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Time to start cannabis seeds in southern ca

Best Time To Plant Outdoors in California??

Depends on your local micro climate and how far north you are. Also depends if you are doing seeds or clones – seedlings can be put out earlier. Clones you usually don’t want to put out until mid or late May or they will flower on you. Don’t make the mistake I see a lot of people do and put them out in March or early April only to have them killed by late frosts and storms. I usually shoot to plant by mid-May in Mendo, any earlier than that is too risky for the weather.

budlover13
King Tut

In Central Cali, I know people who start indoors on Jan 1 and move outdoors as soon as threat of frost is low. Plants are usually protected with little humidity tents to protect from the cold. They also plant a crop in March so as to pull two harvests per season.

growin miguel
Member

http://howtogrowmarijuana.com/how-to-grow-marijuana-outdoors.html
all you need to know. im pretty sure theres a calender or somthingof that sort on this site
and if it doesnt than just start around late may early april

Well-Known Member
stukkonstoopid
Member

http://howtogrowmarijuana.com/how-to-grow-marijuana-outdoors.html
all you need to know. im pretty sure theres a calender or somthingof that sort on this site
and if it doesnt than just start around late may early april

socalpadawan
Member

ive been wondering the same thing. only answer everyone agrees upon is after the last frost.

You could build a coldframe and keep some lights above to keep the light cycle correct. Cheap pvc coldframes would be an affordable idea.

Theophilus
Well-Known Member

Not sure if I’m allowed to post a link or not but you can search ‘Last Frost Dates’ for any given area. Some are as soon as January.

cringer76
Well-Known Member

Seeds your good to go were at a litte over 13hours of sunlight in California atm. As for clones probly best to wait tell your closer to 14 hours of day light

ebgood
Well-Known Member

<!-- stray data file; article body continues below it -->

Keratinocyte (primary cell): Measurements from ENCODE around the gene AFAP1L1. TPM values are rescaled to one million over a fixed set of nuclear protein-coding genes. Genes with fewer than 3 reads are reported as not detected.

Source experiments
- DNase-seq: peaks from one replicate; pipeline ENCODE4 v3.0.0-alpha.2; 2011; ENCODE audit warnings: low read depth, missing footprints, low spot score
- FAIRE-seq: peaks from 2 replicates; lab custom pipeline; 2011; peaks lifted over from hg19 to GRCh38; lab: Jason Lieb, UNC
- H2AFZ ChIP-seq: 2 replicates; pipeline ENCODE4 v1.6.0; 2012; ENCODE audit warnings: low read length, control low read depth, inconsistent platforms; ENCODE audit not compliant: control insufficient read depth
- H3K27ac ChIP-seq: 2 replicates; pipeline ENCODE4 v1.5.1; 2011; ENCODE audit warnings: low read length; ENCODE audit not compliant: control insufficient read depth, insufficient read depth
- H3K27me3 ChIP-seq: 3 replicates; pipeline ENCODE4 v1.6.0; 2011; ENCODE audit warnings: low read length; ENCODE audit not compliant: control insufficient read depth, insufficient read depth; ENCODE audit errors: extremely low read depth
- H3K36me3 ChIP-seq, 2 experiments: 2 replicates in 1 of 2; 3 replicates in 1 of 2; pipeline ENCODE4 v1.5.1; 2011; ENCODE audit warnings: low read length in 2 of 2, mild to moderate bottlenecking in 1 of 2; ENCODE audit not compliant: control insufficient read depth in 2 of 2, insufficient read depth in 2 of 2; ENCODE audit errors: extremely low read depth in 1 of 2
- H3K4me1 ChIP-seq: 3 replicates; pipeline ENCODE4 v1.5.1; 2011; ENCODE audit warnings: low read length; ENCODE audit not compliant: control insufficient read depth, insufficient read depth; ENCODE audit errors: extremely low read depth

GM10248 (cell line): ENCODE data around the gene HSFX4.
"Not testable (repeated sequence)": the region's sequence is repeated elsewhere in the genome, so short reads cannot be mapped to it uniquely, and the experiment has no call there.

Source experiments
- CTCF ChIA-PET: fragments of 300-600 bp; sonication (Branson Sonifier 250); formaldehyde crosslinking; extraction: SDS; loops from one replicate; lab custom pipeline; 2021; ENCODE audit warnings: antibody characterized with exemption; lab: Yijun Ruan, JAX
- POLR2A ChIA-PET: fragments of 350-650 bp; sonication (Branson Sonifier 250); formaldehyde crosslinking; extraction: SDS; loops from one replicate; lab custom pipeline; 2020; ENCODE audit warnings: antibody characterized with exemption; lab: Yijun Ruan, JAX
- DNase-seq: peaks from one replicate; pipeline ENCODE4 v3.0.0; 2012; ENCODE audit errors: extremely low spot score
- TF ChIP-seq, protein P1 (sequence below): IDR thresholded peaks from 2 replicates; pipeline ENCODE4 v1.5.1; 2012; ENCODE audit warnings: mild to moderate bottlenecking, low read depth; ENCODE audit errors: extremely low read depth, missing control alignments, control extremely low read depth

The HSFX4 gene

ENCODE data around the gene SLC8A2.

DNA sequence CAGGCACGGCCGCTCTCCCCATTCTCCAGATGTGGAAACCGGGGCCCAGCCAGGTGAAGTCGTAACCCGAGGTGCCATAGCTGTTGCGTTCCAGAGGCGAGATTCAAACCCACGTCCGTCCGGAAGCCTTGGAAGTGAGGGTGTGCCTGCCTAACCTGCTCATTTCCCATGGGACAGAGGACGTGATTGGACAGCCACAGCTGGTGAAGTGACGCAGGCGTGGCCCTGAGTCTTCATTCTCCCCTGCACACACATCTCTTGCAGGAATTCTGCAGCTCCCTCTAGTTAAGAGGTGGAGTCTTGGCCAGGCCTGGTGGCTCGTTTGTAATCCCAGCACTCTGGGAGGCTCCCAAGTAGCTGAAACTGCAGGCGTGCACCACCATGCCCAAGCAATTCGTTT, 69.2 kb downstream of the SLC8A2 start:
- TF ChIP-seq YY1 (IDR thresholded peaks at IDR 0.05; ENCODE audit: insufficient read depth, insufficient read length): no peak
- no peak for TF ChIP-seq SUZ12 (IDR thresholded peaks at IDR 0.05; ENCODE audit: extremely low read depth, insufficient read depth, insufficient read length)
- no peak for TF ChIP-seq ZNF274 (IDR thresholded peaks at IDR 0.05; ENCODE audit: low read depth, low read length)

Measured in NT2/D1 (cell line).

Lit_Reflex
Active Member

Having your seeds sprout in late March will be the end of your grow in southern california. I’m going to experiment with planting seeds on january 1st and february 1st as this business of planting in march is clearly wrong.

Lit_Reflex
Active Member

My entire grow is completely fucking totaled because I listened to advice from so-called experts who invented this bullshit phenomena they call fimming. It does nothing except fuck up your growth and cause severe delays in the growth of branches and nodes. It also totally fucks up the shape, appearance and strength of the leaves. Then there’s this business of when to plant. It’s all wrong and now thanks to their bullshit I’ll have barely any bud at all. That’s if the spider mites don’t come back and I have to throw everything away because yes I can kill the mites; I can fry those motherfuckers with SM-90 but what good will it do to have burnt up mite corpses still clinging to my buds?? Most of them fall off but enough don’t.

Joedank
Well-Known Member

My entire grow is completely fucking totaled because I listened to advice from so-called experts who invented this bullshit phenomena they call fimming. It does nothing except fuck up your growth and cause severe delays in the growth of branches and nodes. It also totally fucks up the shape, appearance and strength of the leaves. Then there’s this business of when to plant. It’s all wrong and now thanks to their bullshit I’ll have barely any bud at all. That’s if the spider mites don’t come back and I have to throw everything away because yes I can kill the mites; I can fry those motherfuckers with SM-90 but what good will it do to have burnt up mite corpses still clinging to my buds?? Most of them fall off but enough don’t.

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sounds like you shoulda done some home work brah.
my buddy @cbtbudz planted in june and has some good sized plants

757growin
Well-Known Member

Having your seeds sprout in late March will be the end of your grow in southern california. I’m going to experiment with planting seeds on january 1st and february 1st as this business of planting in march is clearly wrong.

When Does Flowering Start Outdoor in California?

When does flowering start outdoor in California? Many new growers in the Golden State may be wondering when cannabis plants will begin to start developing their resinous flower buds in their neck of the woods. Flowering timelines depend on a variety of factors.

Generally, most cannabis strains will begin to flower at the start of August, give or take a few weeks. However, the flowering time of your plants will depend on its genetics, environment, and growing practices.